As a recent college graduate, I’m convinced that my stress threshold has been unnaturally enhanced. Like any junkie, I can’t get to my normal level of functioning unless I have papers, events, presentations, internships, and part-time jobs to occupy my time from dusk until dawn. It is not until I get my “fix” and am completely exhausted at the end of the night can I sleep soundly (for no more than five hours, of course). I doubt I am the only one who is experiencing this, as my fellow ambitious interns can probably attest.
I recently came across an article about a concept called “The Happiness Tipping Point,” and learned that is part of a larger movement that is calling the world to take action on behalf of our well-being. Eventually, some believe, all of these “come on, get happy” efforts are going to tip the world toward happiness, which, I suppose, is better than the alternative.
I was intrigued, so I did some further research. My Google search produced an entire page of results dedicated to articles about salaries, as if there is a magic number that one can make per year that will instantly evoke happiness. Was I surprised? No, I am well aware of the profit-driven society that we live in, but didn’t we learn from the likes of Freddie Mercury and Hank Williams Jr. that money doesn’t buy happiness?
On the second page of results, after weeding through the greedy business, I found the information I was looking for. Evidently, the Happiness Movement is a very real and global thing. Did you know March 20, 2013, was the first official United Nations International Day of Happiness? Or were you too busy counting your piles of cash? I know I didn’t celebrate accordingly.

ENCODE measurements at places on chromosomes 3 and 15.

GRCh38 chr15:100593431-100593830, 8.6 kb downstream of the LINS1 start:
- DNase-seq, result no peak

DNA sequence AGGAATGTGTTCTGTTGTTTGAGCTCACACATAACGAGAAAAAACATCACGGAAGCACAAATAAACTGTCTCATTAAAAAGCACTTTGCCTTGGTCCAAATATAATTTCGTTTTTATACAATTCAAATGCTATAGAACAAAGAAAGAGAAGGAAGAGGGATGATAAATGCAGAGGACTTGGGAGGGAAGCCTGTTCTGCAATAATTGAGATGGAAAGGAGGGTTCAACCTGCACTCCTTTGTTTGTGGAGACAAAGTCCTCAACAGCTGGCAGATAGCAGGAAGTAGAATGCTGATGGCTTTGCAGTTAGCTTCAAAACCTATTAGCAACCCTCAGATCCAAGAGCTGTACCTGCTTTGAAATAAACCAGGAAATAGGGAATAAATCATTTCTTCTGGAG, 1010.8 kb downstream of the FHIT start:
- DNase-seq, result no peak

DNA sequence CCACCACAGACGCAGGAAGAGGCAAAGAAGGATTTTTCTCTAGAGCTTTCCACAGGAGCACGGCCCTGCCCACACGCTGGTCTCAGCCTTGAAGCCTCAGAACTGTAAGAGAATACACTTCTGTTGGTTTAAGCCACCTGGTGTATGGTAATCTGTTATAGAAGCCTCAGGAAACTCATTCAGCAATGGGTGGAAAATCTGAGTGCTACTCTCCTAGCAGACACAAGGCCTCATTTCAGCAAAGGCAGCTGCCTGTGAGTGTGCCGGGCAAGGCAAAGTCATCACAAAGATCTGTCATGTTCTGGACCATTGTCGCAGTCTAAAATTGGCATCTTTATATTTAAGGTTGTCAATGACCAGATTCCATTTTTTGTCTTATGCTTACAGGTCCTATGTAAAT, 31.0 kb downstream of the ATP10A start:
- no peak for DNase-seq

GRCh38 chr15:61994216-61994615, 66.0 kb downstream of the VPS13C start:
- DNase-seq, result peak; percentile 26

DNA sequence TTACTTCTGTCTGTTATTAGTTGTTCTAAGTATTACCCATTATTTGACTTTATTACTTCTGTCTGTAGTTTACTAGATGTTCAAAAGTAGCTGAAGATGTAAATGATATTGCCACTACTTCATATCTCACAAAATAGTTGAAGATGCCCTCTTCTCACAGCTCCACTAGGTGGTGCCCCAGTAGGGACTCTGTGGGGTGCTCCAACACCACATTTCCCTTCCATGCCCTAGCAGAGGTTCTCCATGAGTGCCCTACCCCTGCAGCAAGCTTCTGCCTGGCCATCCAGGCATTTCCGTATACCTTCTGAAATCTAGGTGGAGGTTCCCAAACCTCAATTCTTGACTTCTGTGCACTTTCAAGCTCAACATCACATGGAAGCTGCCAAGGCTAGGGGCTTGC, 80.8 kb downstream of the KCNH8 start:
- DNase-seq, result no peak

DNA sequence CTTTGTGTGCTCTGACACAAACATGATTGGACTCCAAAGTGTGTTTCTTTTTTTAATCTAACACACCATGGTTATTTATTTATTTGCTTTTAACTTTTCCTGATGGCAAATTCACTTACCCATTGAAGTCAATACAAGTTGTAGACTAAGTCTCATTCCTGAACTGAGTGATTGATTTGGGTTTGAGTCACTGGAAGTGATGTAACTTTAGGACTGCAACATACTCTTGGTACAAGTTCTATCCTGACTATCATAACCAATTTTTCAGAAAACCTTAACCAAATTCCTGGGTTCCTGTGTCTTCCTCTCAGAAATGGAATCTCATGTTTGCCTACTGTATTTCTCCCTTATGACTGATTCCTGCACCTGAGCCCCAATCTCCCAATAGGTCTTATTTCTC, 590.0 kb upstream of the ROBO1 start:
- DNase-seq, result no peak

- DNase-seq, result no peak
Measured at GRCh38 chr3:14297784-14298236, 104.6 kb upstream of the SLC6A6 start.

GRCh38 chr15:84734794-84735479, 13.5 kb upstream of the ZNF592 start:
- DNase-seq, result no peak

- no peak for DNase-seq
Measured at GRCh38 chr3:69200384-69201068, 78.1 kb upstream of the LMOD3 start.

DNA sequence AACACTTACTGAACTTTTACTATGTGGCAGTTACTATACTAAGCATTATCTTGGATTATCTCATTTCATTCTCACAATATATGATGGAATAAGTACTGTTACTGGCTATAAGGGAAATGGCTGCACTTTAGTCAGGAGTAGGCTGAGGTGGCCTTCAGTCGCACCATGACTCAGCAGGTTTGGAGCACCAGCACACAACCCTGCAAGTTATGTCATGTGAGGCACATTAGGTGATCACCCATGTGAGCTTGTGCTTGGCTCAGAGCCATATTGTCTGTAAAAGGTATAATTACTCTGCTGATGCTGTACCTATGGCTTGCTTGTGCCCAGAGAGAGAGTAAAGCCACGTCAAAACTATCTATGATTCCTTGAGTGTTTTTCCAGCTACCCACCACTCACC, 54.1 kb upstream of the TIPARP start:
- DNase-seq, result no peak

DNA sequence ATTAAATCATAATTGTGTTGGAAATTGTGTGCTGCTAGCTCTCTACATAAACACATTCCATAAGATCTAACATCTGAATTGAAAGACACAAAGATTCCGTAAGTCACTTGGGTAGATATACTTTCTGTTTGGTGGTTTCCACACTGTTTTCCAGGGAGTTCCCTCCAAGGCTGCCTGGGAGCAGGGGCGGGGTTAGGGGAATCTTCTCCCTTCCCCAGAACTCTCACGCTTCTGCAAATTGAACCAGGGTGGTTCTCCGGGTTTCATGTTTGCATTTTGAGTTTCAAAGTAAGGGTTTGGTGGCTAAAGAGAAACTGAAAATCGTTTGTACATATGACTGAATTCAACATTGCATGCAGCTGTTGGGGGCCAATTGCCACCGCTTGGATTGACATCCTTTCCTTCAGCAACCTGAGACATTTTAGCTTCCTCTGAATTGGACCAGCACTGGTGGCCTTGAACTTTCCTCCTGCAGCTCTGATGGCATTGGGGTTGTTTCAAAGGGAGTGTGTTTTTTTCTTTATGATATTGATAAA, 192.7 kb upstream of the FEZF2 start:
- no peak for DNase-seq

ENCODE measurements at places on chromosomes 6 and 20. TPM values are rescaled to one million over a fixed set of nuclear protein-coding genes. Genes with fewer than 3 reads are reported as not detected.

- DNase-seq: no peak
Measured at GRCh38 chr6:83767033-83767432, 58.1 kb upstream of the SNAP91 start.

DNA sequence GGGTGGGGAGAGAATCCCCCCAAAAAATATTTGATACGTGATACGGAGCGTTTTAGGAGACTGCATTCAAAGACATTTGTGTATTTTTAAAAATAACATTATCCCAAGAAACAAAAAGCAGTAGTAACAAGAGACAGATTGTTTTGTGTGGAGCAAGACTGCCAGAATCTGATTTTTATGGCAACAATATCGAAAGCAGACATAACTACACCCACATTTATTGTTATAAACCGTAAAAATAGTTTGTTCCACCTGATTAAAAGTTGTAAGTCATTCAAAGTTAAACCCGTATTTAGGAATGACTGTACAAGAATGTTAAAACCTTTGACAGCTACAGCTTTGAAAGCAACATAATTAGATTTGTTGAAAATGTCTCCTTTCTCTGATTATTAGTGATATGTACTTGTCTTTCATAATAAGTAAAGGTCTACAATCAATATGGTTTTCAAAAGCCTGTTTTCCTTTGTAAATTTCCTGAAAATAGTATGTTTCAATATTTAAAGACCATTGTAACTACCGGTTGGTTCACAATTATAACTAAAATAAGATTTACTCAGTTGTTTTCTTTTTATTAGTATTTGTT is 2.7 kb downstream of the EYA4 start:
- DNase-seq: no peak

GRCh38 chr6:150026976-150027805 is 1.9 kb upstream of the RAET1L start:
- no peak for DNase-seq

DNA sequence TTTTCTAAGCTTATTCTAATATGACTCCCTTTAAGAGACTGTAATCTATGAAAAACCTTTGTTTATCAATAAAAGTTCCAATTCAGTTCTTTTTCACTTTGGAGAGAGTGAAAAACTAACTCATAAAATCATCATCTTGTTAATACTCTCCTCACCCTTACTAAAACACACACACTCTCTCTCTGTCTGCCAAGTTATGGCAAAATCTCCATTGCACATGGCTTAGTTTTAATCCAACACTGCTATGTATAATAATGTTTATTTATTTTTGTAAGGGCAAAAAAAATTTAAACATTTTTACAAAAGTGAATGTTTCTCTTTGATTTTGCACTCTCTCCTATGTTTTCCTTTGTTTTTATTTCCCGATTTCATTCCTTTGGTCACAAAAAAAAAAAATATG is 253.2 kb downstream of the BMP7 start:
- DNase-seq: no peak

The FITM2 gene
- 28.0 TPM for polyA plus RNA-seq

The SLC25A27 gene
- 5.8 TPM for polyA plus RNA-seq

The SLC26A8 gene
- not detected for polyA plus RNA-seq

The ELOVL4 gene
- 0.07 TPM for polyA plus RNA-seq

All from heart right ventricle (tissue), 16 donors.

I understand this may sound like a fluffy, inconsequential movement reminiscent of the “don’t worry, be happy” flower child. I was skeptical myself, but this stuff is actually based on a little bit of science. Action for Happiness, a secular movement grounded in science, started in 2011. The founders discovered that citizens of countries like Bangladesh and Nigeria reported more feelings of happiness than people in richer countries, like ours truly. The question, “why?” was the catalyst to the formation of this group of happiness activists. They noticed that happiness levels have plateaued in countries like the United States for the past 60 years and they believe this is caused by relational negligence. We have been disregarding the quality of relationships, both personal and professional, in favor of money. Surprise, surprise. I mean, money is nice and all, but does it serve as a replacement for real-life friends?
To answer my original question, I do believe stress and happiness can coexist. After all, a little stress is healthy. I think it is, as with most things in life, a balancing act. I could sit here and write a post about how we all should seize every opportunity that is placed before us during these 11 weeks and work harder than we’ve ever worked before, but I know each and every one of you are already going to do that, and you are really, really excited to do so.
So, instead, I’m going to give us all a different type of challenge. We should make time for ourselves and our relationships. While it is an excellent protective shield of awkward silence, put the iPhone down and strike up a conversation with the person next to you instead. Take the extra moment to let someone go ahead of you in the check-out line at the grocery store, since happiness is a side effect of kindness. Finally, don’t worry about how big your paycheck is; because we now know that money doesn’t buy happiness (I am especially fond of this last point because it validates my desire of working in the oh-so-lucrative nonprofit world). Happiness was important enough for a few men to found a country based upon the right to it, so let’s fulfill our duty and pursue it.
Each week we use this space to give each of our interns a chance to reflect on their internship experiences. Samantha is a recent graduate of Xavier University. Placement: Beech Brook